The two-year ban applies to foreign corporations and individuals who are not citizens or permanent residents of Canada and includes direct and indirect purchases.

Mr. Zinati says many details are still unclear but the information provided so far suggests that people who knowingly assist in a contravention of the law may be subject to monetary penalties on conviction.

“For every transaction after January 1, we’re going to be asking for proof” of Canadian citizenship or permanent resident status,” Mr. Zinati says of his firm.

The rules allow some exemptions, Mr. Zinati adds. Refugees, students and an individual purchasing with a spouse or common-law partner who is not subject to the ban may be eligible, for example.

Buildings with more than three units are not covered by the ban.

One aspect Mr. Zinati is keenly watching for is more information on how the rules will be enforced and whether the final regulations will be less stringent than the government’s original stance appeared to be.

“On the face of it, we could be subject to a fine, which is pretty aggressive,” he says.

Mr. Zinati points out that the Federation of Ontario Law Associations has raised concerns with the legislation. Some lawyers also believe the law may be challenged on the grounds that property rights fall under provincial government jurisdiction.

Interestingly, a sales agreement signed in violation of the law won’t be invalid, explains Mr. Zinati. The seller and the buyer would still be required to stick to the contract.

After that, the federal government would have the task of asking a court in the province where the property is located to order the property sold. The foreign buyer would not be allowed to profit from that sale.

Mr. Zinati says the process of enforcement would be so onerous, he wonders if the act will mostly serve as a deterrent.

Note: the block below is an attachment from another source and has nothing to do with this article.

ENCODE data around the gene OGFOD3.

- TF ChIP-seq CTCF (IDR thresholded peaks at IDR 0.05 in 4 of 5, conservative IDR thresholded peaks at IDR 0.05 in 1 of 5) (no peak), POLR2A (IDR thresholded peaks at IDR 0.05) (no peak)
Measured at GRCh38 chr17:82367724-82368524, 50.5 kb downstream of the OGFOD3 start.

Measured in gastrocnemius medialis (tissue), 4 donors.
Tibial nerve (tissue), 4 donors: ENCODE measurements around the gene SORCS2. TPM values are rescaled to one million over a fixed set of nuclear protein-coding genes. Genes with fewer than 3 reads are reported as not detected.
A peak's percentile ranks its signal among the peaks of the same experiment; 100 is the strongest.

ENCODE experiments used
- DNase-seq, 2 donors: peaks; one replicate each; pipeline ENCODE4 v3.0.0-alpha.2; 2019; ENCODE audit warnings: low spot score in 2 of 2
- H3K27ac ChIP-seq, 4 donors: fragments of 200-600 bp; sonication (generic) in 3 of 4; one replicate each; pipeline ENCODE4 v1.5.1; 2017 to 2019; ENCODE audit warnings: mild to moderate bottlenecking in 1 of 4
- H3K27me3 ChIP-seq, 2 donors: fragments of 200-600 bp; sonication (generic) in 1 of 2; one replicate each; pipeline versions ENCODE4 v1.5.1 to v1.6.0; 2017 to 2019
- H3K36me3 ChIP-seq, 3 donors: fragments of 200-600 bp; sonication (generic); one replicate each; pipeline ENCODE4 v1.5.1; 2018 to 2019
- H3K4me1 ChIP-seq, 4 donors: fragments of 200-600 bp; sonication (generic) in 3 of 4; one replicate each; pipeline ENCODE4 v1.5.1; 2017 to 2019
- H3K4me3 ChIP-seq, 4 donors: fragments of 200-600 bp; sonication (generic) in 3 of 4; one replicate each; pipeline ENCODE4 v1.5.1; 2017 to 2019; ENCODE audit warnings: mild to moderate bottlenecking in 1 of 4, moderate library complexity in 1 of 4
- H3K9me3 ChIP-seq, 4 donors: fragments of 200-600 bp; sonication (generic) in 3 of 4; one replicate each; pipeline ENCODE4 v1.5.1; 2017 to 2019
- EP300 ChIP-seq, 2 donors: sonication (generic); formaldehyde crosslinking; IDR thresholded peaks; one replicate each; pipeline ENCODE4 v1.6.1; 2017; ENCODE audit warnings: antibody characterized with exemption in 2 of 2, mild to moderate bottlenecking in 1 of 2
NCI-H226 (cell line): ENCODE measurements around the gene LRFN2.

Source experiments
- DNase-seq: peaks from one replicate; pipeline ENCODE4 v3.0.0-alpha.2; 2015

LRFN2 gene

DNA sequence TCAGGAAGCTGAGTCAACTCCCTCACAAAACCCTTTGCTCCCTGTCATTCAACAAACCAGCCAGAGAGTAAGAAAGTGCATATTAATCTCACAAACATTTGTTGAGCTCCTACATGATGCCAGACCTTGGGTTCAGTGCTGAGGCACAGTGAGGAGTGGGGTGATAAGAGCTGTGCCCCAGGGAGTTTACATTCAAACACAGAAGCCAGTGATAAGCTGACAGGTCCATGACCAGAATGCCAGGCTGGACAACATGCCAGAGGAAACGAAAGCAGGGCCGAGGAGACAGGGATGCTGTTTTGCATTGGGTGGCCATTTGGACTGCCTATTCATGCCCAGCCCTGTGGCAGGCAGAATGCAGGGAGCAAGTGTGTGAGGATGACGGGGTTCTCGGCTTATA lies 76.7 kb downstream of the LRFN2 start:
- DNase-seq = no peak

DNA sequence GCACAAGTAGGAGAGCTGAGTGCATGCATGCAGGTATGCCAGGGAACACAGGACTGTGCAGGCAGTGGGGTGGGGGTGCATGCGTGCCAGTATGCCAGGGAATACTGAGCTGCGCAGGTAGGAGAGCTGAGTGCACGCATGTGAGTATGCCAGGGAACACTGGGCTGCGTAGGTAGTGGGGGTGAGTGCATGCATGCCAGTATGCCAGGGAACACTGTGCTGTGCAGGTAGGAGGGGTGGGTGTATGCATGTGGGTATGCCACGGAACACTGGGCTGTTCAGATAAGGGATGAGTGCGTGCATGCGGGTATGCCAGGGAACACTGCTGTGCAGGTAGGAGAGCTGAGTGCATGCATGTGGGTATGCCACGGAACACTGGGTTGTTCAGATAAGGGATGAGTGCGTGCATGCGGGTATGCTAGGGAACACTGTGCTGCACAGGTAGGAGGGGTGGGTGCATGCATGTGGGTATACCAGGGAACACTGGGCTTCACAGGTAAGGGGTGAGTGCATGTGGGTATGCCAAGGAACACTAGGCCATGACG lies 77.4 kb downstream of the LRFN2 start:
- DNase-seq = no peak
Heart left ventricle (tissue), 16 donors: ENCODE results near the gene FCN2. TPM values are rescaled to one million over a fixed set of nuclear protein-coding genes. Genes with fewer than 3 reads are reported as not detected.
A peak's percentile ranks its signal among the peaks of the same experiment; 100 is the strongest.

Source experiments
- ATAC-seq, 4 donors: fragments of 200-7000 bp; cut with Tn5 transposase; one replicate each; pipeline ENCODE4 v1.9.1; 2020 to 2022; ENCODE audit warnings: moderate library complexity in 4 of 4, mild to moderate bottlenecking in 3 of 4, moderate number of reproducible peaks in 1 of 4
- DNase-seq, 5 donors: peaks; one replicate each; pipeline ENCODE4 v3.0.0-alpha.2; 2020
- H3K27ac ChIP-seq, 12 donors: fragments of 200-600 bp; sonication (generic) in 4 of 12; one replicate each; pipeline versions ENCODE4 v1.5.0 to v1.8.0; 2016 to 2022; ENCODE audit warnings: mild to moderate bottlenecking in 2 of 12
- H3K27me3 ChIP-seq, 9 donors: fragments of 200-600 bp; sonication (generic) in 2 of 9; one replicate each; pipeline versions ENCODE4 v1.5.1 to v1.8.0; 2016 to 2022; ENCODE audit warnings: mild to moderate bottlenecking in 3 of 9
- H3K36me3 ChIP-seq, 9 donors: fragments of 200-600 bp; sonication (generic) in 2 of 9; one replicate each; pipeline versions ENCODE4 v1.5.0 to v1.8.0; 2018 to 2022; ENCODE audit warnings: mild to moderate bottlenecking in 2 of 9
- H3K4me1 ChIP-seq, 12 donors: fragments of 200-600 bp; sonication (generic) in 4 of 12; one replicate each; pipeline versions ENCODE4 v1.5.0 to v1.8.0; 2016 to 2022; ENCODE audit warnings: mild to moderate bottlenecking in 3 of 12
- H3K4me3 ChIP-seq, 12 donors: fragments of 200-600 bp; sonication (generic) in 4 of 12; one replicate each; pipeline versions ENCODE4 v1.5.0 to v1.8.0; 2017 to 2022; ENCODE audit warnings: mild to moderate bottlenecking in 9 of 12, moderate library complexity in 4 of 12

“They may be relying on people in the industry to be afraid to do deals with foreign buyers.”

Mr. Zinati adds that the regulations will not apply to agreements signed in the remaining weeks of 2022, even if the deal closes in 2023.

Mr. Zinati says purchases by foreign buyers who have no ties to this country are rare. Looking at his own firm, lawyers are aware of the occasions when they need to remit Ontario’s foreign buyers’ tax on behalf of a buyer.

“That is not a very common instance.”

Mr. Zinati also believes the new ban will have little impact because the market has fallen since the spring when the budget was announced.

“This came about when the market was hot,” he says. “We have the not uncommon phenomenon – trying to calm a market that by all accounts is calming on its own.”

Mr. Zinati adds that the Ontario government recently raised the province’s foreign buyers’ tax to 25 per cent from 20 per cent.

Clients have been calling to ask him why the tax is being raised if purchases by foreign buyers are banned. The two levels of government are not working in tandem, he points out.

The City of Toronto also plans to implement a vacant homes tax. The annual tax will be levied on unoccupied homes beginning in 2023.

All residential property owners will be required to submit a declaration of their property’s occupancy status for the previous year.

For its part, the Canadian Real Estate Association (CREA) says the experience in British Columbia, which introduced a foreign buyers’ tax in 2016 and a speculation and vacancy tax in 2018, suggests that such measures have a small and temporary effect on real estate markets, housing availability and affordability.

The effects are largely isolated to large, metropolitan markets, with no statistically significant impact in smaller communities, according to CREA.

CREA made several recommendations, including a suggestion that the ban include an exemption for buyers from the United States and Mexico in order to avoid a reciprocal response from Canada’s trading partners.

The association is also watching for clarifications and definitions in the regulations when they are released. The legislation may be complicated, CREA cautions, so it is advising members to consult a lawyer for guidance and advice.

Simson Chu, real estate agent with Chestnut Park Real Estate Ltd., has not seen any signs of a rush to buy from overseas investors before the ban comes into effect on Jan. 1.

Mr. Chu adds that the ban is aimed at buyers who have no connection to Canada, and very few buyers land in that category.

Mr. Chu keeps an eye on the global real estate market, and he sees the slowdown permeating many economies as buyers wait for deals and further declines in prices.

At Capital Economics, chief global economist Jennifer McKeow, is forecasting widespread recessions next year, including shallow dips for Canada and the United States.

The economist notes that several countries are facing headwinds from tighter money policy and a move by banks to tighten their lending criteria.

“One consequence of this is that housing activity, which has already weakened, is set to deteriorate further and we anticipate declines in house prices across several major advanced economies,” Ms. McKeown says in a note to clients.